Lot 2478Confederacy, Old Capital Prison, Washington, D.C., yellow prisoner of war cover to Henry Harper, Beverly, Randolph Co. W.V. bearing U.S. 3¢ rose (65), tied by quartered cork duplexed with partial "Washington D.C., Apr 26" cds, remarkable bold strike of "Passed W. P. Wood, Military Prison" circular censor's handstamp (Type I); accompanied by CDV of the Old Capitol Prison, Very Fine and choice strike of this censor handstamp.
Estimate $300 - 400.
Old Capitol Prison was the building that served as a temporary Capitol after Washington, D.C. had been burned during the War of 1812. W. P. Wood was the Superintendent and was also a special agent of the government. Much intelligence information was gathered by him from the prisoners for the Union.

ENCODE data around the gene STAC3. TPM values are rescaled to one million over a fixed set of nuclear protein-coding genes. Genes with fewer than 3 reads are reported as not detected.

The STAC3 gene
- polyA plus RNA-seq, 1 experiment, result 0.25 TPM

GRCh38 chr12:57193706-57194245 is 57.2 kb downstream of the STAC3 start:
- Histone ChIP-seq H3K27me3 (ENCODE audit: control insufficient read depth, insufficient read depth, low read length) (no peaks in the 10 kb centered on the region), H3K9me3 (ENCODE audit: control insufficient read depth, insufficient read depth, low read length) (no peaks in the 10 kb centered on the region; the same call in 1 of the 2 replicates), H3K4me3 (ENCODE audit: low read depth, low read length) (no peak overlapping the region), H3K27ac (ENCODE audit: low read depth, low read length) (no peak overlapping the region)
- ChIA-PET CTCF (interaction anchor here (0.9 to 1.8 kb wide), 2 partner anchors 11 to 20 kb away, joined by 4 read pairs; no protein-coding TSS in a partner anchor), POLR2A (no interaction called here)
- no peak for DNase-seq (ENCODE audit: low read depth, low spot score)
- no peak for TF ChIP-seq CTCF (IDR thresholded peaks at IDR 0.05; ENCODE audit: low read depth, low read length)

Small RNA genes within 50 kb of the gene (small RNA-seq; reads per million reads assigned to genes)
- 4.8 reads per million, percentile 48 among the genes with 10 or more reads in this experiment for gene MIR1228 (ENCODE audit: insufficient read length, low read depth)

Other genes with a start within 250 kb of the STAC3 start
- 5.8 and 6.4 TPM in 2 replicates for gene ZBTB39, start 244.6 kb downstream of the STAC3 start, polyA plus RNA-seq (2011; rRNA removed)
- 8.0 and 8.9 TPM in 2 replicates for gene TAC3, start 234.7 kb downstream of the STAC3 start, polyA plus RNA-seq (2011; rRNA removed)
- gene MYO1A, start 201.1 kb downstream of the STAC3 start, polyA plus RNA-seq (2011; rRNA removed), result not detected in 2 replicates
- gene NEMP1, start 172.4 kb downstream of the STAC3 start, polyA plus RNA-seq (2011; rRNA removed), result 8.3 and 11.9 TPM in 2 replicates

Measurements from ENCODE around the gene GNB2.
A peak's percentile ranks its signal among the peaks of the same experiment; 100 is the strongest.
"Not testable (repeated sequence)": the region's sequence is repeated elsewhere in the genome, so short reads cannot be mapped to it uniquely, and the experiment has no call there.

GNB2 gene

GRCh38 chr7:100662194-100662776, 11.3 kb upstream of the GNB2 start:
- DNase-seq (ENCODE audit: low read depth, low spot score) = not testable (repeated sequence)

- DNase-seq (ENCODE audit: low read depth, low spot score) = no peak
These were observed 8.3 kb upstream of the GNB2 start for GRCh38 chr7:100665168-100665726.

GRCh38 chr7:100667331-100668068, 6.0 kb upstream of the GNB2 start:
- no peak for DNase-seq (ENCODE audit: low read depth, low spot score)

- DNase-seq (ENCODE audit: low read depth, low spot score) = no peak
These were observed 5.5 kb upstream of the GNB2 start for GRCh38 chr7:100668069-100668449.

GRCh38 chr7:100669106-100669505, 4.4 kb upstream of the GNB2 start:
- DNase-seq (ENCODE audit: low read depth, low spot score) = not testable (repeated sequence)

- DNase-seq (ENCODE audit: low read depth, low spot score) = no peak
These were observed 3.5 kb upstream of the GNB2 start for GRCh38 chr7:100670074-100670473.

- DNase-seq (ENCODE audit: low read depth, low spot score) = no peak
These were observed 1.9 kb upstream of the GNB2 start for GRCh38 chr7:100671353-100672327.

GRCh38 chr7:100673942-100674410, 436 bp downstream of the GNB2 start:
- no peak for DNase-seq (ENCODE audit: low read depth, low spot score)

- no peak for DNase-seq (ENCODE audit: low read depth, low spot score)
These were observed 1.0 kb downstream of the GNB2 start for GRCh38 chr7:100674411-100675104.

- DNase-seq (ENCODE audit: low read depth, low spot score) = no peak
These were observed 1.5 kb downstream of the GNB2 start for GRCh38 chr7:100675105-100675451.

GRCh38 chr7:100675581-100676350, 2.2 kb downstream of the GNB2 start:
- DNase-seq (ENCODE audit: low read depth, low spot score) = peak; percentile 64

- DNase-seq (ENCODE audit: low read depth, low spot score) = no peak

Old Capitol Prison was used mostly for disloyal citizens and spies, such as Belle Boyd and Rose O'Neel Greenhow, as well as captured sailors who had been running the blockade. It was the first Federal prison to hold Confederate prisoners. About a score of prisoners captured at First Bull Run (Manassas) were sent there in July 1861. The largest number of prisoners there at one time was 1,414. By war's end, 397 Confederate prisoners were buried in Washington, D.C.